International Journal of Advanced and Integrated Medical Sciences

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Role of mammography and ultrasonography in the evaluationof suspected breast lesions in Rohilkhand Medical College andHospital, Bareilly, Uttar Pradesh, India
  IJAIMS
ORIGINAL ARTICLE
Role of mammography and ultrasonography in the evaluationof suspected breast lesions in Rohilkhand Medical College andHospital, Bareilly, Uttar Pradesh, India
Himani Sharma1, Himanshu Pandey2, Lalit Kumar3, Pramod Kumar4, Divya Bajpai5, Vibhuti Goyal6
1-4Department of Radiodiagnosis, Rohilkhand Medical College and Hospital, Bareilly, Uttar Pradesh, India, 5,6Department ofPathology, Rohilkhand Medical College and Hospital, Bareilly, Uttar Pradesh, India
Corresponding Author:
Himanshu Pandey,Department of Radiodiagnosis,Rohilkhand Medical College andHospital, Bareilly,Uttar Pradesh, India.
E-mail: drhphp@gmail.com
Received: 02-06-2018
Accepted: 10-06-2018
Published: 16-06-2018
 
ABSTRACT
Introduction: Breast lesions are common presenting complaints in females in the surgicaloutpatient department. Breast lesions are broadly classified as benign or malignant.It generally affects the females of reproductive age group. Mammography is used asscreening modality as well as an efficient technique in evaluation of clinically suspectedbreast lesions.
Aim: The aim of the study was to assess the role of mammography andsonomammography followed by histopathological/cytological evaluation of the lesions inthe assessment of breast lesions and to assign the Breast Imaging Reporting and Data System(BIRADS) category. The aim of our study was to determine the efficacy of mammographyand sonomammography in the evaluation of women presenting with breast lesions.
Materials and methods: We conducted a prospective study on 72 females from January2018 to May 2018 in the Department of Radiodiagnosis in Rohilkhand Medical College.Mammography and sonomammography characteristics of breast lesions which help todifferentiate benign from malignant lesions were assessed. Fine-needle aspiration cytology(FNAC)/biopsy was carried out.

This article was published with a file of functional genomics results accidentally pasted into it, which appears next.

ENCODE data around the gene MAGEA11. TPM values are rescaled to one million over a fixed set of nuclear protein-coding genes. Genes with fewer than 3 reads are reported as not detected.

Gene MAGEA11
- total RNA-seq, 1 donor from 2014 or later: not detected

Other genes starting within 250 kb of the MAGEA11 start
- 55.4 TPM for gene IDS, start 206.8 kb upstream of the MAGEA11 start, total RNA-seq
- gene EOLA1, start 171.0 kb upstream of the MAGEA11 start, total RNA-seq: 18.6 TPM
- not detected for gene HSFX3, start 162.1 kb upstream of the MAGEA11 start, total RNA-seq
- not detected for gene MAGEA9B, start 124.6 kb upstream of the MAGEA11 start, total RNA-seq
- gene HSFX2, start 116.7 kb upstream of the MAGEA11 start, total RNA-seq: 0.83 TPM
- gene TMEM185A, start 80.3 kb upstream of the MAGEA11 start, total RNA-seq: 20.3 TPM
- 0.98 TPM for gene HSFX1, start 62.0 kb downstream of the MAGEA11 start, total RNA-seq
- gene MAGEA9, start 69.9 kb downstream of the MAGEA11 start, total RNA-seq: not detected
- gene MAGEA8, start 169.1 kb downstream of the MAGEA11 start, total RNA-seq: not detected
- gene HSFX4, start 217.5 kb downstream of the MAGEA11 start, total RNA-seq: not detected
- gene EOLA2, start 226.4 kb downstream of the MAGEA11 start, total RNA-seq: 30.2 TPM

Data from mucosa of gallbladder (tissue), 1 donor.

Results: Mammographic and sonomammographicevaluation of 72 females was done. The lesions were classified according to BIRADScategories based on their mammographic and ultrasonographic (USG) findings. Patientswere aged from 8 to 60 years with a mean age of 32 years. It was found that most benignlesions were seen in younger age group while malignant lesions were seen in older agegroup. The mean age of occurrence of breast lesions was about 20-40 years. The lesionswere classified according to BIRADS. The FNAC showed the highest incidence offibroadenoma (44%) followed by benign cysts (31%).
Conclusion: Classification of lesionsand assigning categories in accordance with BIRADS help to improve the management.Mammography is better in detection of microcalcifications and early occult malignancies.Sonomammography is better in detecting cystic lesions and has an added advantage inguiding FNAC and biopsies. Combination of mammographic and USG evaluation ofbreast masses was found to be more accurate than either method alone.
KEY WORDS: American College of Radiology, Breast Imaging Reporting and DataSystem, Breast masses, fine-needle aspiration cytology, malignant breast lesions,mammography, sonomammography
How to cite this article: Sharma H,Pandey H, Kumar L, Kumar P,Bajpai D, Goyal V. Role ofmammography and ultrasonographyin the evaluation of suspected breastlesions in Rohilkhand MedicalCollege and Hospital, Bareilly, UttarPradesh, India. Int J Adv Integ MedSci 2018;3(2):8-11.
Source of Support: Nil,
Conflicts of Interest: None declared.
 
 

INTRODUCTION